Because Zukor believed in stars, he signed and developed many of the leading early stars, including Mary Pickford, Pauline Frederick, William S. Hart, Douglas Fairbanks, Fatty Arbuckle, Gloria Swanson, and Wallace Reid. With so many important players, Paramount was able to introduce ‘block booking’, which meant that an exhibitor who wanted a particular star's films had to buy a year's worth of other Paramount productions. It was this system that gave Paramount a leading position in the 1920s and 1930s, but which led the government to pursue it on antitrust grounds for more than twenty years.

The studio produced scores of top hits, ranging from Rudolph Valentino vehicles like The Sheik (George Melford, 1921) and Blood and Sand (Fred Niblo, 1922) to Western epics like The Covered Wagon (James Cruze, 1923) and the DeMille spectacles The Ten Commandments (1923) and The King of Kings (1927).

Pola Negri in The Cheat (1923)
Pola Negri. German postcard by Ross Verlag, no. 939/5, 1925-1926. Photo: Paramount-Film. Publicity still for The Cheat (George Fitzmaurice, 1923).

Harold Lloyd and Jobyna Ralston in Why Worry (1923)
Italian postcard by Casa Editrice Ballerini & Fratini, Firenze (B.F.F.), no. 446. Photo: Paramount. Publicity still for Why Worry (Fred C. Newmeyer, Sam Taylor, 1923) with Harold Lloyd and Jobyna Ralston.

Gloria Swanson in Stage Struck (1925)
Gloria Swanson. German postcard by Ross Verlag, no. 1488/3, 1927-1928. Photo: Paramount / Parafumet. Publicity still for Stage Struck (Allan Dwan, 1925).

Clara Bow
Clara Bow. German postcard by Ross Verlag, no. 3510/1, 1928-1929. Photo: Paramount.

Abie's Irish Rose
Charles Rogers, Nancy Carroll, and Jean Hersholt. German postcard by Ross Verlag, no. 111/1. Photo: Paramount. Publicity still for Abie's Irish Rose (Victor Fleming, 1928), which was based on a popular Broadway play.

A Movie Factory


In 1926, Adolph Zukor hired independent producer B. P. Schulberg, an unerring eye for new talent, to run the film studio. Paramount was one of the first Hollywood studios to release what were known at that time as ‘talkies’, and in 1929, released their first musical, Innocents of Paris (Richard Wallace, 1929). Maurice Chevalier starred and sung the most famous song from the film, Louise.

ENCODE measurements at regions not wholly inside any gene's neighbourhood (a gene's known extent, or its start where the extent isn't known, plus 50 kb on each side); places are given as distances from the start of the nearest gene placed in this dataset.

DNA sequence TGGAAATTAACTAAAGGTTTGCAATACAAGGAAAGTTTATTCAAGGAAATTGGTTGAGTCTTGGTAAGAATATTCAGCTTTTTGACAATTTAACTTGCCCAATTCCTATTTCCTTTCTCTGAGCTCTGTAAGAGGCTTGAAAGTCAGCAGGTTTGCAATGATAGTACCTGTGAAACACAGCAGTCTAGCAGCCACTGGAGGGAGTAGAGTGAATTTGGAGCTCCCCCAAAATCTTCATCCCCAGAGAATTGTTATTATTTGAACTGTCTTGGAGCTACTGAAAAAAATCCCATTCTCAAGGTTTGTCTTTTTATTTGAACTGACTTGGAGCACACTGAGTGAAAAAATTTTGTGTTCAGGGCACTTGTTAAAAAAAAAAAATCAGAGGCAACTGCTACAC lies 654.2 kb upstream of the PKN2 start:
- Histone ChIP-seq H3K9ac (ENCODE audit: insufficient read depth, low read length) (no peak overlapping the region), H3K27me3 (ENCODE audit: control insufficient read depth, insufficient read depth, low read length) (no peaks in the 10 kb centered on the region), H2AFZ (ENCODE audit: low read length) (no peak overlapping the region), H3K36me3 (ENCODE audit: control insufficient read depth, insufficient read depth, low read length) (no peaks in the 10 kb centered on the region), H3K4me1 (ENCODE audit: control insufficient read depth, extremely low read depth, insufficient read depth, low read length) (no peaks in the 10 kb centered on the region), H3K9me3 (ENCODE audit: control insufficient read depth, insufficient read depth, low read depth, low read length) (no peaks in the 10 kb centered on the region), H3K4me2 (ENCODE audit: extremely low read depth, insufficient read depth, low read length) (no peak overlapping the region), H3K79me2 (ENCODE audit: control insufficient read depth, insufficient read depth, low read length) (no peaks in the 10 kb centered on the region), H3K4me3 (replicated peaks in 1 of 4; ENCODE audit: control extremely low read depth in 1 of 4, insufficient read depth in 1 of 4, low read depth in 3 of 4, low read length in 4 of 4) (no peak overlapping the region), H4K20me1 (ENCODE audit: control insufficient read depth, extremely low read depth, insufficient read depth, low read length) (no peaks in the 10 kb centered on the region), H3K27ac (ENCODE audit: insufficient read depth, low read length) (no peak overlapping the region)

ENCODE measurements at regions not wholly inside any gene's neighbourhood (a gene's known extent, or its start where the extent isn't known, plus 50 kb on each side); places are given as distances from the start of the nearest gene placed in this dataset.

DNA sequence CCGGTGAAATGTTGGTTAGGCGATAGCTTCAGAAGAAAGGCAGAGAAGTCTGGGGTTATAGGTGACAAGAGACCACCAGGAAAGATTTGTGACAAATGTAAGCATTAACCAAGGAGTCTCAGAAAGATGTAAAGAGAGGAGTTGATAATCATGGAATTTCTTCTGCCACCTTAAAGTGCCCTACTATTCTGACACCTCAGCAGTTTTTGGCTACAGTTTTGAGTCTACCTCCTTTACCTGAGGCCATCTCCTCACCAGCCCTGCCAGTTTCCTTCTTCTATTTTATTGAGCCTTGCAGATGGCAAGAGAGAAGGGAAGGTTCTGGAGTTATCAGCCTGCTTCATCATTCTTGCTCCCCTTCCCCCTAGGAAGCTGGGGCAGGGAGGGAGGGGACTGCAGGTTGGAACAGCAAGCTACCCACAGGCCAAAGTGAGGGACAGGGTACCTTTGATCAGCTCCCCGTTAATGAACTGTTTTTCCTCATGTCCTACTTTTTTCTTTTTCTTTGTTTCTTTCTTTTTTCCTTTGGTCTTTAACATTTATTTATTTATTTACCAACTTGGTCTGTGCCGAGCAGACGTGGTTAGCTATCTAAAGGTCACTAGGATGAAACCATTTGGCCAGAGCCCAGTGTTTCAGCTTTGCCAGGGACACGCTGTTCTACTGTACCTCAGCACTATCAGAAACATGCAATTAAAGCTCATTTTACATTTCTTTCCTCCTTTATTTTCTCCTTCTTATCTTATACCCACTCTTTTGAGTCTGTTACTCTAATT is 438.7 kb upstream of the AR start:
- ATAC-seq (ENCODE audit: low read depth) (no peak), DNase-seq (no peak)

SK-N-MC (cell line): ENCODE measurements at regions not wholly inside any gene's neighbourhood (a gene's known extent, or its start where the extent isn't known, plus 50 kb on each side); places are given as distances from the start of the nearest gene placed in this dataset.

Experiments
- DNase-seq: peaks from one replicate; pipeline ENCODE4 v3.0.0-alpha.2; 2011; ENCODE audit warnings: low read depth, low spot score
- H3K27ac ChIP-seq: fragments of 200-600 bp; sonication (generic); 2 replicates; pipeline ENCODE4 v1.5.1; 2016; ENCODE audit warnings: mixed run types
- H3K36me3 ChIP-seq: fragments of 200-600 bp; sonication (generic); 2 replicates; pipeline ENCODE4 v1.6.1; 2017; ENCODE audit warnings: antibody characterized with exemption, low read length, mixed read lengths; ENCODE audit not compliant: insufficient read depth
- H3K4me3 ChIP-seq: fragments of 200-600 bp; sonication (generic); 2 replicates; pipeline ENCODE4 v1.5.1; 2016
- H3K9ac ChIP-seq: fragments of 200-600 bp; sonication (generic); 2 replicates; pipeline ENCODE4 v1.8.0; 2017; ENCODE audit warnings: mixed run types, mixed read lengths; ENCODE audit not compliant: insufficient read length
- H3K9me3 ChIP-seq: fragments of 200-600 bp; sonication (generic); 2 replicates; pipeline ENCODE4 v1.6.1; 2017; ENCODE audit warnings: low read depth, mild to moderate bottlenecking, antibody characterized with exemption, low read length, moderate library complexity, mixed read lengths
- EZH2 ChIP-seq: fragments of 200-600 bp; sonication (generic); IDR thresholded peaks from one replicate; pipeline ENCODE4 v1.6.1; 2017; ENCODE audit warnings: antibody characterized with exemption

Eventually, Zukor shed most of his early partners. In 1935, Paramount went bankrupt. Zukor was bumped up to chairman of the board. In this role, he reorganised the company as Paramount Pictures, Inc. and was able to successfully bring the studio out of bankruptcy.

Paramount continued to emphasize stars; in the 1920s there were Swanson, Valentino, and Clara Bow. By the 1930s, talkies brought in a range of powerful new draws: Miriam HopkinsMarlene Dietrich, Mae West, W.C. Fields, Jeanette MacDonald, Claudette Colbert, Dorothy Lamour, Carole Lombard, Bing Crosby, band leader Shep Fields, famous Argentine tango singer Carlos Gardel, and Gary Cooper among them.

Like the other majors, Paramount's house style was geared to a range of star genre formulas; but the studio was unique in that these generally were handled not by unit producers but by specific directors who were granted considerable creative autonomy and control. Examples are Josef von Sternberg's highly stylized Dietrich melodramas like Morocco (1930), Shanghai Express (1932) and Blonde Venus (1932), and Ernst Lubitsch's distinctive musical operettas with Jeanette MacDonald such as The Love Parade (1929) and One Hour With You (1932).

While the key elements in these star-genre units were director and star, other filmmakers were crucial as well: writer Jules Furthman and cinematographer Lee Garmes on the Dietrich films, for example, and the production design by Hans Dreier on all of the films directed by both Lubitsch and von Sternberg during this period.

In this period Paramount can truly be described as a movie factory, turning out sixty to seventy pictures a year. Such were the benefits of having a huge theatre chain to fill, and of block booking to persuade other chains to go along. The studio's invested heavily in comedy during the early sound era, best typified perhaps by its run of the Marx Brothers comedies: The Cocoanuts (Robert Florey, Joseph Santley, 1929), Animal Crackers (Victor Heerman, 1930), Monkey Business (Norman Z. McLeod, 1931), Horse Feathers (Norman Z. McLeod, 1932), and Duck Soup (Leo McCarey, 1933). The first two films were shot at Paramount's Astoria, New York, studio.